went to Mansfeld and became a miner* I became a baccalaureate and a 
master. Then I became a monk and put off the brown beret. My father 
didn't like it, and then I got into the pope's hair and married an apostate 
nun. Who could have read that in the stars?" 

The above selections speak well enough for themselves, but a 
word of comment is in order with regard to Luther's vulgarity, be* 


Sacrament; fee* 2ltar* 

One head is a fanatic with <wa$ps in his hair. 


cause he is often represented as inordinately coarse, and the Table 
Talk is cited by way of example. There is no denying that he was 
not fastidious, nor was his generation. Life itself stank. One could not 
walk around Wittenberg without encountering the odors of the 
pigsty, offal, and the slaughterhouse. And even the most genteel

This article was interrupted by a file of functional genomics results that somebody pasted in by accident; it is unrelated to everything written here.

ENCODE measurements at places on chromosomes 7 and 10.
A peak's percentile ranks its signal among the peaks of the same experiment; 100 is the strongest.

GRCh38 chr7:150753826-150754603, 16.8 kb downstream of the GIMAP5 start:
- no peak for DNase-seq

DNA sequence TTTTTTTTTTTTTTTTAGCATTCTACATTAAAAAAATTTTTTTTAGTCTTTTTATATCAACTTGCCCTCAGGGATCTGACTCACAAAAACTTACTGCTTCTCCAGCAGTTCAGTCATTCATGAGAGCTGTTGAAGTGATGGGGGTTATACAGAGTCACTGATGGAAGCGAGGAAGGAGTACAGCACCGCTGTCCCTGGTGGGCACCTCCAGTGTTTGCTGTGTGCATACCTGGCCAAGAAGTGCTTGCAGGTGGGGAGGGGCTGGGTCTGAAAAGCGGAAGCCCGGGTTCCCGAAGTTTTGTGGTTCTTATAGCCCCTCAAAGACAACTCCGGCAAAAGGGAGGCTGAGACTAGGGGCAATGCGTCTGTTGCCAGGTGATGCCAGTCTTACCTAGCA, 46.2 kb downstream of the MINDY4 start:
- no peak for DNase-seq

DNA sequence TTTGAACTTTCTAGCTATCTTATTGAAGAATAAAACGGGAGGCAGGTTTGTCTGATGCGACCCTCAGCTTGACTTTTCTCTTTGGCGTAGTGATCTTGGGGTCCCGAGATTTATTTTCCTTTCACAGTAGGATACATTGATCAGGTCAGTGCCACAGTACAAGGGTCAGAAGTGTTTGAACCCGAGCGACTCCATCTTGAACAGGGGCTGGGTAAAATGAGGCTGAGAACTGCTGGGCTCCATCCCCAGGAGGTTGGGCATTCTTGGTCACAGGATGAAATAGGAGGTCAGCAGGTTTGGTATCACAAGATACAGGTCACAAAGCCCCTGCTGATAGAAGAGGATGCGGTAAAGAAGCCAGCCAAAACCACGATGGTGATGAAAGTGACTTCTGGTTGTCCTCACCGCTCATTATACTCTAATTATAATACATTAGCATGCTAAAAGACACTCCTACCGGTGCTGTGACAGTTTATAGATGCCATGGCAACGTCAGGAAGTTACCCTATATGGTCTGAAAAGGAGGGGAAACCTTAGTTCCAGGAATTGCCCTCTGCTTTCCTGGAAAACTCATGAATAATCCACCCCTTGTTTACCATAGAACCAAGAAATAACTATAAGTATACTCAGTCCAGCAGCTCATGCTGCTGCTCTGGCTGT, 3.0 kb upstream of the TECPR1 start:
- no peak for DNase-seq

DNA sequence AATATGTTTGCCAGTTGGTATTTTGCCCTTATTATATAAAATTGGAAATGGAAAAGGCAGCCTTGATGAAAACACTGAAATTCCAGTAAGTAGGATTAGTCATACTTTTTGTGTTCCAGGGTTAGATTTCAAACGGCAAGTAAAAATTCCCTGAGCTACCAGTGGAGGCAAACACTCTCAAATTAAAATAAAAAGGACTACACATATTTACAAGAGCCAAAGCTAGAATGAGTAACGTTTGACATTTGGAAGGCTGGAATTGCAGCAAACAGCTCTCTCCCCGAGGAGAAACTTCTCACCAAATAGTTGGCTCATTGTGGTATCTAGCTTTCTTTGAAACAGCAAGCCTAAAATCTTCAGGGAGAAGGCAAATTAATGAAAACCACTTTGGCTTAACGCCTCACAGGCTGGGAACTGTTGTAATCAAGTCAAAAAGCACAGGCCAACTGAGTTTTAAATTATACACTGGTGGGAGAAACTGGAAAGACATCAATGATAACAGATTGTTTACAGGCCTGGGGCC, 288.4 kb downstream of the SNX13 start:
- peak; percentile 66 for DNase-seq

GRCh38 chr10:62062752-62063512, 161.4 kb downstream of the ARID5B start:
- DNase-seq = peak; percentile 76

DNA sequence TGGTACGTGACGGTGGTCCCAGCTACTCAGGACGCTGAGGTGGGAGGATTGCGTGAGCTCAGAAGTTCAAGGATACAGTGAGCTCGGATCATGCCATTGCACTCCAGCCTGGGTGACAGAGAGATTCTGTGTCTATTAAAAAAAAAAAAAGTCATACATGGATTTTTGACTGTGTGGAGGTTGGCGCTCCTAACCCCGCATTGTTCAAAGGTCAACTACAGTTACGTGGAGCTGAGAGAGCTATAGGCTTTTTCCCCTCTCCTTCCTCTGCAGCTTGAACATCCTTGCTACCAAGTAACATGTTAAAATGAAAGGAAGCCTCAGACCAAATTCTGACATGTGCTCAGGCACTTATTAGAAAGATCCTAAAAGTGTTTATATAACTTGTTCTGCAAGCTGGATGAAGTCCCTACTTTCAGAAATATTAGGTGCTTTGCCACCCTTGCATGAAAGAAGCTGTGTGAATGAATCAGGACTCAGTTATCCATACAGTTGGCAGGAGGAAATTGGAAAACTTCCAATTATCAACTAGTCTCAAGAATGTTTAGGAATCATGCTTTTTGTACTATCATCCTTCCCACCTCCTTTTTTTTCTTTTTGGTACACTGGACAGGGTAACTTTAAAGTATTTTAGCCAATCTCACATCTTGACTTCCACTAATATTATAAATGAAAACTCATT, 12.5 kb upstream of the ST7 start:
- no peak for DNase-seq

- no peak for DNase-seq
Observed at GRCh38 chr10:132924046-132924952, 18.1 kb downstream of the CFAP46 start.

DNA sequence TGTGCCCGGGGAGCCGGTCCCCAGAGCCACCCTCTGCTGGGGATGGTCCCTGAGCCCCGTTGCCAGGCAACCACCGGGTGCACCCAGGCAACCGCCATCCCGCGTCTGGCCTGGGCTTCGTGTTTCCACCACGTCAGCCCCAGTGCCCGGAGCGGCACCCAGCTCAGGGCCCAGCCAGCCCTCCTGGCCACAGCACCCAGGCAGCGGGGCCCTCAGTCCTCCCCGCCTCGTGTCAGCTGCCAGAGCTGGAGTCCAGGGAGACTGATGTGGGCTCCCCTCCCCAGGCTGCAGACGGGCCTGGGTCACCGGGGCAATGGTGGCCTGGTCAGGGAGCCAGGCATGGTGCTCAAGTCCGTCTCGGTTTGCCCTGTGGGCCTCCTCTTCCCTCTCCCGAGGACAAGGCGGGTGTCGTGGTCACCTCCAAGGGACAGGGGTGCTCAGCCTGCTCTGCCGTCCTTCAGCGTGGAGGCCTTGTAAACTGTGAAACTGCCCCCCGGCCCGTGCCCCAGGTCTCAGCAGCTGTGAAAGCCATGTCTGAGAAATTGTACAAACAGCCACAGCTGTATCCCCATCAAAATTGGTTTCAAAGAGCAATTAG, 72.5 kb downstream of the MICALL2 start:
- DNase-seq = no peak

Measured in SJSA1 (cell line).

were not reticent about the facts of daily experience. Katie, when 
asked about the congregation on a day when Luther was unable to 
attend, replied, "The church was so full it stank." "Yes," said Luther, 
"they had manure on their boots." Erasmus did not hesitate to com- 
pose a colloquy in which the butcher and the fishmonger celebrated 
the offensiveness of each other's wares. Luther delighted less in muck 
than many of the literary men of his age; but if he did indulge, he ex- 
celled in this as in every other area of speech. The volume of coarse- 
ness, however, in his total output is slight. Detractors have sifted from 
the pitchblende of his ninety tomes a few pages of radioactive vul- 
garity. But there are whole volumes which contain nothing more 
offensive than a quotation from the apostle Paul, who "suffered the 
loss of all things," and counted them but dung, that he might win 

A word may be said at this point also about Luther's drinking. He